How Do We Pick Our Next "Digital Nomad" Destination?
Reader question! A follower asked: As digital nomads, how do you guys decide where to go to next?
Our answer has evolved a bit since we first set out on our travels last year. We’d originally planned to alternate big cities, like London and Rome, with cheaper, out-of-the-way locations. But mostly we wanted to go to places that sounded interesting.
Now we ask ourselves a series of questions:
(1) Does it sound interesting? Is it a place we’d like to go? This is still the most important issue.
(2) What do our digital nomad friends think? If you’re discussing future destinations with a group of digital nomads, chances are 100% that someone has already been there, so they can tell us their impressions. Better still, we can ask follow-up questions, like, “Is it a party town? How’s the wi-fi? What’s the best co-living facility?” Not surprisingly, we’ve discovered you can’t really trust anything you read online, especially reviews, since they’re almost all gamed by now.
(3) How is the wi-fi? Michael and I aren’t as tethered to the internet as a lot of digital nomads (because we don’t need to check in with anyone daily), but a lot of nomads are. Meanwhile, what’s the overall state of the place we’re considering? Can we live in relative comfort? Some cities and countries have notoriously bad or unreliable infrastructure — not just unreliable wi-fi, but undrinkable tap water, bad public transportation, and regressive attitudes about LGBT folks. Personal safety is a must, and bad crime is a deal-breaker, but we at least consider these other issues too.
(4) What’s the digital nomad community like? Some places, like Bansko, Bulgaria (where we are now), have incredibly vibrant nomad communities, where it’s very easy to meet interesting new people. I’ve always considered myself an introvert, but digital nomads tend to be so great that I have found myself being far more social than any time in my life since college.
(5) Where are our friends going? We truly didn’t expect to find ourselves meeting so many great people, and making so many new friendships. But the downside of always meeting new people is constantly having to say goodbye, as you or they move onto another destination. Fortunately, social media lets you stay in contact, and we’re already making plans to meet up with people with whom we have become especially close. “We’ll be in Bali next year in June! Who’s in?”
(6) How much does it cost? Perhaps the most surprising thing about being a digital nomad is how incredibly cheap it can be. For example, total living expenses in Chiang Mai in Thailand, which is probably the most active digital nomad community in the world, can be less than $700/month. We’ll travel to more expensive places, of course, but cost is something we consider.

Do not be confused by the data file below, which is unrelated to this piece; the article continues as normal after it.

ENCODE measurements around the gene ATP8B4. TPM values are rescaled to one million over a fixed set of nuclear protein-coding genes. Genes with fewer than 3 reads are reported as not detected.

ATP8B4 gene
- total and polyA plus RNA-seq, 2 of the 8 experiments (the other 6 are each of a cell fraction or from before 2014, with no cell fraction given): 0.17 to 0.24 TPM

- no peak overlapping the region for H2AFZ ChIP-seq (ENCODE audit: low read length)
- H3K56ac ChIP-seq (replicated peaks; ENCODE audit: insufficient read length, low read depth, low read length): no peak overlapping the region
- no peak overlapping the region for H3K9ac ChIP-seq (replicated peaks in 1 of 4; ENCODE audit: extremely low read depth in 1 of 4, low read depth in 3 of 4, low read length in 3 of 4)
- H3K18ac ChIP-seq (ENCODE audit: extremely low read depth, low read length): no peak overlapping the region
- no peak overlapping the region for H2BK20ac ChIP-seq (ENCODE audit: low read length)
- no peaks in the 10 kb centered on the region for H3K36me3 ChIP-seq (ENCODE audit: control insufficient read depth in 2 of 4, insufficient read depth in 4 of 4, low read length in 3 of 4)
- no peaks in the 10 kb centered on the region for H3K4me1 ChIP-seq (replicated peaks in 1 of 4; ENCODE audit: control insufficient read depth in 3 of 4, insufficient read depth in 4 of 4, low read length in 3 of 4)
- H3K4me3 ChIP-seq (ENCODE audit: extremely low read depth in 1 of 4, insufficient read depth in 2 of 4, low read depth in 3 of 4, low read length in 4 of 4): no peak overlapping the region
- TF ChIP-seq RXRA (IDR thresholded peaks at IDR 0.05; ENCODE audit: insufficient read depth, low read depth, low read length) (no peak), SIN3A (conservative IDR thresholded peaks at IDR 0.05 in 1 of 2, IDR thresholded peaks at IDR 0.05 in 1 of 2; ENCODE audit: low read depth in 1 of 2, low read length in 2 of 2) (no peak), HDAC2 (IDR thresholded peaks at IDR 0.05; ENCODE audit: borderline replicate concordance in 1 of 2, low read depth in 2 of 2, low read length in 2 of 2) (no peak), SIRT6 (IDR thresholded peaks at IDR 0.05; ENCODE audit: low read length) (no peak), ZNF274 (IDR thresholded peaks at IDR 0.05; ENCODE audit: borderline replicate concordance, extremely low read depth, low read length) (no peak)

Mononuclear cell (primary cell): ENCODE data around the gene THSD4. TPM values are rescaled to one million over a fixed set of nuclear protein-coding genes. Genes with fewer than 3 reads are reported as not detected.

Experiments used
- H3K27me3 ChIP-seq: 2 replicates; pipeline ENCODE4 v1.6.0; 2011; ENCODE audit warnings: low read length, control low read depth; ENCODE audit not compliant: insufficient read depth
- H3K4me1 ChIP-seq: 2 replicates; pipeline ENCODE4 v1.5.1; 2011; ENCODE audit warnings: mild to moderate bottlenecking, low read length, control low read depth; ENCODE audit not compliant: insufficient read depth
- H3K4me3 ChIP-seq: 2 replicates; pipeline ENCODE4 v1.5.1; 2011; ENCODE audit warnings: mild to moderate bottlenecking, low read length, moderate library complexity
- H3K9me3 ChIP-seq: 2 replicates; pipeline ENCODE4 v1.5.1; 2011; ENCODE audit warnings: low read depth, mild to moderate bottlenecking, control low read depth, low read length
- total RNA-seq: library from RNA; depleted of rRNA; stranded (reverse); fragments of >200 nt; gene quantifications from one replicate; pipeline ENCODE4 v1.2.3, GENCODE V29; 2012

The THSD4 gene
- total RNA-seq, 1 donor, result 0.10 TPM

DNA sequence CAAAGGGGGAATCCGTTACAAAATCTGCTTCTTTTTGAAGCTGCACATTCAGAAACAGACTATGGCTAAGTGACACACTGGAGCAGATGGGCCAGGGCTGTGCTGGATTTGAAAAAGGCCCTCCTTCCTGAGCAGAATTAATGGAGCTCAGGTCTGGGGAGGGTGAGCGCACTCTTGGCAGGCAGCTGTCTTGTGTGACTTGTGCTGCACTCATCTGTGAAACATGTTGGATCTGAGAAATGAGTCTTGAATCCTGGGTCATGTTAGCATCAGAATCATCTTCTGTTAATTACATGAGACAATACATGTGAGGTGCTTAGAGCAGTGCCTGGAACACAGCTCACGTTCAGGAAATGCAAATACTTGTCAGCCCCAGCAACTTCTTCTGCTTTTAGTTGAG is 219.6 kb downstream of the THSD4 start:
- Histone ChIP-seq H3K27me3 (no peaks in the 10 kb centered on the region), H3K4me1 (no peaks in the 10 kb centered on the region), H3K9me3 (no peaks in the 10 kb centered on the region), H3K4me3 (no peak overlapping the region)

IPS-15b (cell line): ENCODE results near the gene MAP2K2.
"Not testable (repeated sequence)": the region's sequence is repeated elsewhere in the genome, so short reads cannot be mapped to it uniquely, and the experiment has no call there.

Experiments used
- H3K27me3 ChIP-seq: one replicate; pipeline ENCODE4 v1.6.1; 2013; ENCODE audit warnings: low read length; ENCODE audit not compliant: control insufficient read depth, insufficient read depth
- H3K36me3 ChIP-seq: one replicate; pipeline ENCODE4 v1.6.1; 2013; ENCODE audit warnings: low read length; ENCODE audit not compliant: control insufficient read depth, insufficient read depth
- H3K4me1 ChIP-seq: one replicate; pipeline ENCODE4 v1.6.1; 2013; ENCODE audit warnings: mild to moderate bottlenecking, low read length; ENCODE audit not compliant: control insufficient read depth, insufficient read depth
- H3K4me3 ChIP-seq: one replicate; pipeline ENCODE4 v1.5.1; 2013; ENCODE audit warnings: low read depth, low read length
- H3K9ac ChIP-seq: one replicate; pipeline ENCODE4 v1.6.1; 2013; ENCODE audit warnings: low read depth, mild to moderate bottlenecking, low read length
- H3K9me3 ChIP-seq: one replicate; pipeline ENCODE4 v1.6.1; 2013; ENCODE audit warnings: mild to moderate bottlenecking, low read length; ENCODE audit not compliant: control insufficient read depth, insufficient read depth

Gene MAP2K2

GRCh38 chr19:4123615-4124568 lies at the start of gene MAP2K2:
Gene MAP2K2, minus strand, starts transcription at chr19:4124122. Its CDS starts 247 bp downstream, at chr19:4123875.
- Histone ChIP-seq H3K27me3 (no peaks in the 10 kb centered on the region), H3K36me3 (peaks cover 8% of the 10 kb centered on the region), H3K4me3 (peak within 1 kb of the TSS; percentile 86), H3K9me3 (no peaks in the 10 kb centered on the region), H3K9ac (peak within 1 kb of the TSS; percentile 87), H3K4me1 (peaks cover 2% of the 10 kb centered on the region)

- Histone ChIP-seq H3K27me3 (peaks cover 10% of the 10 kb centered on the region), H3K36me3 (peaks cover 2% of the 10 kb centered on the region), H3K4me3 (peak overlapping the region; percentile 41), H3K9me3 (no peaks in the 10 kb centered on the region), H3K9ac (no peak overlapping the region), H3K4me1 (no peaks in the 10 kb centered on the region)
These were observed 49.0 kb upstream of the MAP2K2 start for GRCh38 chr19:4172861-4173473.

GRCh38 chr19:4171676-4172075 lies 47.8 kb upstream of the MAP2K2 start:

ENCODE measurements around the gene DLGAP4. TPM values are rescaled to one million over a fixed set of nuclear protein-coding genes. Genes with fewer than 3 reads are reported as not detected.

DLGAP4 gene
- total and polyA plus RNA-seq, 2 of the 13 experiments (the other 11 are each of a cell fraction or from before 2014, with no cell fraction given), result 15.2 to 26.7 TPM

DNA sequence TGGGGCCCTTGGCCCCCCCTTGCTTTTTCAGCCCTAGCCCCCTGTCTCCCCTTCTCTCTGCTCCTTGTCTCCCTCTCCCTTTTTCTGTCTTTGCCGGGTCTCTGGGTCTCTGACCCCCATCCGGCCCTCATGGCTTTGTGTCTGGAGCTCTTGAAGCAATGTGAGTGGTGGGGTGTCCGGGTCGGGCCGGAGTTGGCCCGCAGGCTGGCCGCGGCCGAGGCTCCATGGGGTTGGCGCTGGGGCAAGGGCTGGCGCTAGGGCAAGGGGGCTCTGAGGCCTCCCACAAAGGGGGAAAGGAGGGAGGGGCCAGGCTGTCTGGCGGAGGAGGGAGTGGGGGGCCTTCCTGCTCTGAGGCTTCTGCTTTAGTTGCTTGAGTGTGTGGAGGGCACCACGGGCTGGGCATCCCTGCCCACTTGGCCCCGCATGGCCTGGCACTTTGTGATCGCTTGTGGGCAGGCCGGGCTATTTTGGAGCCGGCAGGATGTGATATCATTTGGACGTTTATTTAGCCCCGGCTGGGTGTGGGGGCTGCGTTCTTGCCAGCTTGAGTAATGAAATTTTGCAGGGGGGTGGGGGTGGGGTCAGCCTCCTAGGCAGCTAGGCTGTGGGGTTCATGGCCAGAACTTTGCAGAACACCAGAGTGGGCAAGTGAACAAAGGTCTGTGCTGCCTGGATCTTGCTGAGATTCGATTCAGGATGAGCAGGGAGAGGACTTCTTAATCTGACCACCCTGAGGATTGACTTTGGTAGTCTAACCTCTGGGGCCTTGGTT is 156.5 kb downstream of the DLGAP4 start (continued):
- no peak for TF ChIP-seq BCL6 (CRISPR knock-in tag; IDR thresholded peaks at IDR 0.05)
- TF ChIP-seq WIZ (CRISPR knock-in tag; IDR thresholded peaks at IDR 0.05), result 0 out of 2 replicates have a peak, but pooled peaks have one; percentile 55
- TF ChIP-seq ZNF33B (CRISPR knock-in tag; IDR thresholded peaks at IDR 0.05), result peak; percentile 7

(7) What’s the weather like? I’ll just say it: Michael and I never want to experience winter again, at least not for more than a couple of weeks at Christmas. It’s eternal summer for us! Preferably on a beach somewhere. That said, we also consider things like whether it’s the rainy season (not necessarily a deal-breaker), and if it’s high or low season for tourists. Southern Europe in August? No thanks.
(8) Is it a party town? Speaking of tourists, Thailand’s Ko Pha Ngan is home to the monthly Full Moon Party — and 30,000 tourists. Michael and I are travelers, working all the while; we’re definitely not tourists ourselves. No judgment, but Ko Pha Ngan is not a place that Michael and I would ever set up shop, though we might visit for a few days.
(9) Is it a big city? This might be the biggest change in our traveling approach: originally, we planned on alternating big cities with small, cheaper locations. But we’ve discovered that big cities aren’t necessarily the best places to live as digital nomads: they’re crowded, noisy, and expensive. As with Ko Pha Ngan, it’s not that we never visit these places — we absolutely do. But now the plan is to visit them for a few weeks in between other, longer stays in cheaper, more peaceful locations. When we’re in these cities, we’ll be taking advantage of their attractions full-time. It makes no sense to pay the big city premium just to spend all day holed up writing a novel in our apartment or at the local co-working facility.
(10) What’s the time zone? This isn’t an issue for Michael and me at all, but a lot of digital nomads need to be in constant or regular contact with workplaces in America or Europe. Frankly, Asia sucks for this, so a lot of digital nomads go to South America to make this aspect of their lives work.
Incidentally, we’ve met A LOT of digital nomads who have a go-where-the-wind-blows attitude. They tend to go some new place every month, with some folks repeating a vague “circuit” of places they know and like, and others determined to never repeat themselves. This hasn’t been our strategy so far, mostly because we like the experience of really getting to know a place (in, say, two to three months, the length of most tourist visas) before finally moving on. But even Michael and I have found ourselves being a lot more flexible than we expected, changing our plans as the above variables change too.
What is next for Brent and Michael? In 2019, it looks like we’re been in Thailand (with friends) for the months of January and February, then off to Australia and New Zealand for March through May. We might spend the summer in Bali. And at some point, we want to hit Japan.
And after that? Who knows! A bit of unpredictability is part of the beauty of this life we’ve chosen.